Children and youth mental health resources.Read More
TXTS 4 Teachers
Filtering by Category: Classroom Culture
The What, Why, and How of Positive Narration.Read More
What is the connection between teacher movement, classroom arrangement, and student behavior?Read More
Classroom Culture in Five StepsRead More
Supporting Students Experiencing TraumaRead More
Students stressed about upcoming tests? Add a little Zen to the day!Read More
Adverse Childhood Experiences. What Arizona teachers need to know.Read More
Are your students Learners or Lizards?Read More
Taking advantage of the new calendar year to renew or refresh student learning goals? Our infographic is a great supporting resource!Read More
Can a growth mindset be taught? Yes, it can!Read More
Considering learner-led conferences? Click for a nifty infographic!Read More
It’s a new school year, and you’re getting to know your students, but do you know their mindsets?Read More
Create an environment to be proud of.Read More
Hurricanes, shootings, fires, abuse, hunger... Whether first hand or second hand, bad things affect our precious youth every day.
While we would all love to protect our kids (our own and our students) from tragedy, we simply do not have that power. But what you do as the adult in charge can lessen the emotional impact and offer great support. Your actions are a game changer.
How Teachers And Schools Can Help When Bad Stuff Happens, posted on NPR Ed in November 2017, supports educators with practical advice. Anya Kamenetz shares that "The National Survey of Children's Health consistently finds that nearly half of American children experience at least one adversity such as physical abuse or food insecurity, and 1 in 5 experience at least two."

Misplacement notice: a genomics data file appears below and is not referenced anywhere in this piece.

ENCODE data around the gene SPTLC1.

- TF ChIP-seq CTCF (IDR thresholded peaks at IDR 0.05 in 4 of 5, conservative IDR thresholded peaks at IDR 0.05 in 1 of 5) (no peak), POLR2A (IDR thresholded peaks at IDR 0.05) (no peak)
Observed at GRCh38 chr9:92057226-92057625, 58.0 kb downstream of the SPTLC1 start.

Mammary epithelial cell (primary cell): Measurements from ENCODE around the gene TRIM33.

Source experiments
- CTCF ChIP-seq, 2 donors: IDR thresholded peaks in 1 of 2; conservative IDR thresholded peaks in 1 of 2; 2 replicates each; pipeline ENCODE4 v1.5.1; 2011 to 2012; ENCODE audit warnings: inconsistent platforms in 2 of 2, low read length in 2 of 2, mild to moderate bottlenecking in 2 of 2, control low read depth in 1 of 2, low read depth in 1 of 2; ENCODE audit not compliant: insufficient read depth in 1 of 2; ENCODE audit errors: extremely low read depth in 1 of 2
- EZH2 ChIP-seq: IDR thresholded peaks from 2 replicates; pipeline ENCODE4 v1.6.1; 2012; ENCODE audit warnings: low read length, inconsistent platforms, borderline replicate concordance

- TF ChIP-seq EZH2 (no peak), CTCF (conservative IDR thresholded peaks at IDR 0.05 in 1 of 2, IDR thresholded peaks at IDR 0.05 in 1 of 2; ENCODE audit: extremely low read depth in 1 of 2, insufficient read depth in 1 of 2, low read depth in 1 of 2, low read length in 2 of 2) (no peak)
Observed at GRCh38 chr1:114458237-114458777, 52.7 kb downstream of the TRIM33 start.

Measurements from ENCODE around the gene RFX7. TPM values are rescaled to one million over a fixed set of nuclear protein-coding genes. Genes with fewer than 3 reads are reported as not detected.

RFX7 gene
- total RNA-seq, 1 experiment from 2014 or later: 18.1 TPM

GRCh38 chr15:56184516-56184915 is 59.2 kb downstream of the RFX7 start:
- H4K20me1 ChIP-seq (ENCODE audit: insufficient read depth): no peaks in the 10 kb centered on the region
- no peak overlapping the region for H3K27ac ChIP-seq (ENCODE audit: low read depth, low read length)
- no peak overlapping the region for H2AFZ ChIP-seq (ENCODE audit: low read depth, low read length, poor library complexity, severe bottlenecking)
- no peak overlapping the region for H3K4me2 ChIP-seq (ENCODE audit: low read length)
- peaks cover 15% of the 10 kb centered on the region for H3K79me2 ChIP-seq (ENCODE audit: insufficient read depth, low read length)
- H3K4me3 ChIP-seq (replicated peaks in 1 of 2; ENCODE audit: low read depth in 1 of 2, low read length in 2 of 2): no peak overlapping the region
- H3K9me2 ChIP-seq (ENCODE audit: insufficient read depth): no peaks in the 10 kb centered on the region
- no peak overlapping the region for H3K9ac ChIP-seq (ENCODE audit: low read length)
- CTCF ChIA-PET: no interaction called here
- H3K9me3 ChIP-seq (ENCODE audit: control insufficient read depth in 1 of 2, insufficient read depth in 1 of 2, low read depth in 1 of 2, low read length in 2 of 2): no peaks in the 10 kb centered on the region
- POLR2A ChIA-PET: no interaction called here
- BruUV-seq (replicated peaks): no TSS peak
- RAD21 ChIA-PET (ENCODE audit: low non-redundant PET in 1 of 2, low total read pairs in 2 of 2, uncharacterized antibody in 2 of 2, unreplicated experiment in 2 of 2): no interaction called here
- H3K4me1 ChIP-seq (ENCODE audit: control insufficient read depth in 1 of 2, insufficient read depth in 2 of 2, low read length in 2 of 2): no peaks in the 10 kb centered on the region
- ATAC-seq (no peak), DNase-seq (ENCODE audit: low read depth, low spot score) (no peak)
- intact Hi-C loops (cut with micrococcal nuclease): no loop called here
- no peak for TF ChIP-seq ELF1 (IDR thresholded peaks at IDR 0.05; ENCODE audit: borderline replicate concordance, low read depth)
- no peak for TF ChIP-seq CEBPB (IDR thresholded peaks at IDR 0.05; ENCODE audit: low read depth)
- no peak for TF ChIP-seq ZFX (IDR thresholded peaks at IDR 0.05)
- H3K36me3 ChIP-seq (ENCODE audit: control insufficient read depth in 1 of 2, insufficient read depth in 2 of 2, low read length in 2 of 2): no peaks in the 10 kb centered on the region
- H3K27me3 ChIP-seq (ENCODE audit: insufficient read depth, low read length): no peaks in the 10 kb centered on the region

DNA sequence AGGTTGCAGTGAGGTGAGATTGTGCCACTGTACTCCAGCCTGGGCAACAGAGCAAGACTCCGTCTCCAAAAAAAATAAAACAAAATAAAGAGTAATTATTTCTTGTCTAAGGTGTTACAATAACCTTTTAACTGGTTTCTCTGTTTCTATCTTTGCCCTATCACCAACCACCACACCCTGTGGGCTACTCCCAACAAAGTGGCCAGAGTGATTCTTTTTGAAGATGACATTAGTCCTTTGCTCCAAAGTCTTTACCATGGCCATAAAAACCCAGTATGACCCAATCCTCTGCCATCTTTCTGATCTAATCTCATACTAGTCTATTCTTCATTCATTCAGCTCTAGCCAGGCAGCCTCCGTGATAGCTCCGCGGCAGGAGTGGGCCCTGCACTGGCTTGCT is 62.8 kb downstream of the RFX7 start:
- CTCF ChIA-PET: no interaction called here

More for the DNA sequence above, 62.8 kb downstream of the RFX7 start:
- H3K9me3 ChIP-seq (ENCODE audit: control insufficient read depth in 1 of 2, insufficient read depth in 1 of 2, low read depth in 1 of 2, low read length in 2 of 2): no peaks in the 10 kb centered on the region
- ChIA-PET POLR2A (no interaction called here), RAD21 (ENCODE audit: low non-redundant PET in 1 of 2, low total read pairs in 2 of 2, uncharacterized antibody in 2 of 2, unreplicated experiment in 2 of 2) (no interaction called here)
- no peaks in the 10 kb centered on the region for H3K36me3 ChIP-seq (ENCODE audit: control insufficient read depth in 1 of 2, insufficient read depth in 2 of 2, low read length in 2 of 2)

She offers these reminders or starting points:
Address community issues sensitively from the beginning.
Remember that fear comes from a lack of control, a safe environment is crucial.
Be aware of acting out behaviors or withdrawal. Keep family/counselor apprised.
CARE for Teachers teaches "mindfulness: calming the body and mind through breathing and movement, and using insights from psychology to better regulate your emotions."
Give choices to acting out rather than punishment.
You do so much everyday to help children, and they are better because of you! If you are experiencing trauma yourself, get support. You must take care of yourself before you can take care of others. Find a support group near you ranging from grief to PTSD to adolescent support.
You are back in front of the classroom and ready to rock the new school year! You most certainly have gone over your classroom procedures. But if things aren't clicking along as you had hoped, it's not too late to set yourself up for the best year ever. Legendary teachers, Linda Kardamis and Viki Davis, chatted about this very thing on the Cool Cat Teacher podcast. Here are some takeaways:
1. Spend more time on procedures than you think you should. You don't teach division, grammar, or the scientific method once and move on. The same goes for procedures. If your students don't master your procedures in the first few weeks of school, it sets the tone for the rest of the year.
2. Task analyze every procedure. We can't take for granted that students know how to successfully complete a procedure. "Pass your papers to the front of the room," can be done many ways. Be specific and teach each step.
3. Don't let the little things go. Note the student actions you find yourself redirecting over and over. Those are areas where a procedure may need to be taught.
4. Be a mentor, not a buddy. It's important that students like you. However, students can like you without you being their friend. Students like mentors that are "both kind and firm, personable but not a pushover, understanding, kind, compassionate, and who deal with issues."
5. Prep for procedure violations. A lot of emphasis is put on prepping for lessons. But we must also be prepared for when kids break a procedure. Think about it ahead of time. "What will I do when a student runs through the classroom when the bell rings?" Being prepared keeps us from under or over reacting.
Adapted from, "5 Mistakes Teachers Make the First Week of School With Linda Kardamis." - The 10-Minute Teacher Podcast, by Viki Davis
Follow Linda Kardamins @LindaKardamis
Follow Viki Davis @coolcatteacher